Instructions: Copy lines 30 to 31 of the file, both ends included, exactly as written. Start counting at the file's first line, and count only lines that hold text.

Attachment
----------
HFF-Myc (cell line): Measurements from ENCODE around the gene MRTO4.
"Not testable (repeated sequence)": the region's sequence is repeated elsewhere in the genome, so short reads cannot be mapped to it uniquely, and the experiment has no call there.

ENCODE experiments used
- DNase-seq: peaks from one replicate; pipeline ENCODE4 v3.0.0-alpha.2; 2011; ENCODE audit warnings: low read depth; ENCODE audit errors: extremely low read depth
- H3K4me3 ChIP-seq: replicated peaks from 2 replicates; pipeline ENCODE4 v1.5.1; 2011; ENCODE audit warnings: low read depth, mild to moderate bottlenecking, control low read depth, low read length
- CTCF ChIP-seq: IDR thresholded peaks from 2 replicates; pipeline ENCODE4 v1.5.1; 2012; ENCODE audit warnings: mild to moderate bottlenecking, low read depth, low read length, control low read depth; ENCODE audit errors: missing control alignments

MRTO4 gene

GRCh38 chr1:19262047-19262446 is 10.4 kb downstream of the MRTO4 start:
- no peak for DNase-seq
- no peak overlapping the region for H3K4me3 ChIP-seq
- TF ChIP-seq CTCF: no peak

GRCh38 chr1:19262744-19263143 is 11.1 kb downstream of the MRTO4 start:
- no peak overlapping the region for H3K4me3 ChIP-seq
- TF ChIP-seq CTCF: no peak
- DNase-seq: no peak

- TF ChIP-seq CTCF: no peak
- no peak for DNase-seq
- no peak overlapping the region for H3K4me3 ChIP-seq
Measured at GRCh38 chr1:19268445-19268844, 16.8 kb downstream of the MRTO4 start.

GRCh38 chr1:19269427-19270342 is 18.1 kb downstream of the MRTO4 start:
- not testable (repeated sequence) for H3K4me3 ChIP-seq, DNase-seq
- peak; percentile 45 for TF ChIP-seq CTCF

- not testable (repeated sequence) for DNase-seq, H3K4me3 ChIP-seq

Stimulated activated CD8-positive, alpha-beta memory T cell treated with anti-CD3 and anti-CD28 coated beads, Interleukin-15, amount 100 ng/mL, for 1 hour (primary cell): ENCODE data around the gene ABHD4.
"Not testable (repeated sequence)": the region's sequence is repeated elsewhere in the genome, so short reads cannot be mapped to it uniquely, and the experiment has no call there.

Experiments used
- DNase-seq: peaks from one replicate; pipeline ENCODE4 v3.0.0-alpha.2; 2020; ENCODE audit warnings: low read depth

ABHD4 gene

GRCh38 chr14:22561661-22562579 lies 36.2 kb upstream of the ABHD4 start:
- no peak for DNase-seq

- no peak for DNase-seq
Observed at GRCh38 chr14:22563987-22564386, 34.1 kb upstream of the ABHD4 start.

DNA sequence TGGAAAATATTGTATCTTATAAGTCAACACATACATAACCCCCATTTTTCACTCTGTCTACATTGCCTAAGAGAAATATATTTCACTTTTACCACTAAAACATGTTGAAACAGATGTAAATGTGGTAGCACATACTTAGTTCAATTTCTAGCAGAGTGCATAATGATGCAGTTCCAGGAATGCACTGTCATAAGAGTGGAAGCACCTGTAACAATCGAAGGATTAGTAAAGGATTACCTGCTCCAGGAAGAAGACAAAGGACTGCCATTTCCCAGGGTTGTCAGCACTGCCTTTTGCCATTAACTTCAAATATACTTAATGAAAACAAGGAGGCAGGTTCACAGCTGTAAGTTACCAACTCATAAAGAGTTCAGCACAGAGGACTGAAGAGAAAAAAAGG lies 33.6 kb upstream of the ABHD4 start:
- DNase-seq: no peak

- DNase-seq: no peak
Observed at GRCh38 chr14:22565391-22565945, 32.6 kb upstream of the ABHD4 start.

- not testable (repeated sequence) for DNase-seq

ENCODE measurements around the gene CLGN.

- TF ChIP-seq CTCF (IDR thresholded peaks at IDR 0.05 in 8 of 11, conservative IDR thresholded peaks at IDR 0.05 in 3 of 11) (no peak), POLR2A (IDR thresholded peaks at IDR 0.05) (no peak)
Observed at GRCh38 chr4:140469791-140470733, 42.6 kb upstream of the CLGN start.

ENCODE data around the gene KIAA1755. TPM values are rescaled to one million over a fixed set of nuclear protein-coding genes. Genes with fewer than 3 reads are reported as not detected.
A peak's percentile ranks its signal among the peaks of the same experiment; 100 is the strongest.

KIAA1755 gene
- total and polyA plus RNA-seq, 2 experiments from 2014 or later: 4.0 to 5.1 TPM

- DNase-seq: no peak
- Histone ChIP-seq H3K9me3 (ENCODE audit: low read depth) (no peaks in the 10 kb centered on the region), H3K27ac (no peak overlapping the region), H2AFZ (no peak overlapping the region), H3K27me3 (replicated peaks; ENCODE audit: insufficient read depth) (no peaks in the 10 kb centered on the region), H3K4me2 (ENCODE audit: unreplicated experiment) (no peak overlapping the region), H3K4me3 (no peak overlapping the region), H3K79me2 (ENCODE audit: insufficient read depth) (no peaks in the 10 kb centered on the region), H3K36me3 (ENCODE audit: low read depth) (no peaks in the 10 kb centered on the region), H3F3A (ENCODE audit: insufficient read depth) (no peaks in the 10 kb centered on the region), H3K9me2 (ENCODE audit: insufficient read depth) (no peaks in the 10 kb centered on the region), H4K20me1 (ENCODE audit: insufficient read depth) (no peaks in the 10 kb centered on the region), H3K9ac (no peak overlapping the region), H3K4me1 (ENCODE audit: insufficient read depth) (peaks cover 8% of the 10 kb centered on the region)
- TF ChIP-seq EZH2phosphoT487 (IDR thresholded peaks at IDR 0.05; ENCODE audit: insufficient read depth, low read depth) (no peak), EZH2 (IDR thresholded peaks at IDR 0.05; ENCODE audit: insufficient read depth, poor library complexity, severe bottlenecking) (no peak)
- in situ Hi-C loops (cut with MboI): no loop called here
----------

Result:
- no peak for DNase-seq

- no peak for DNase-seq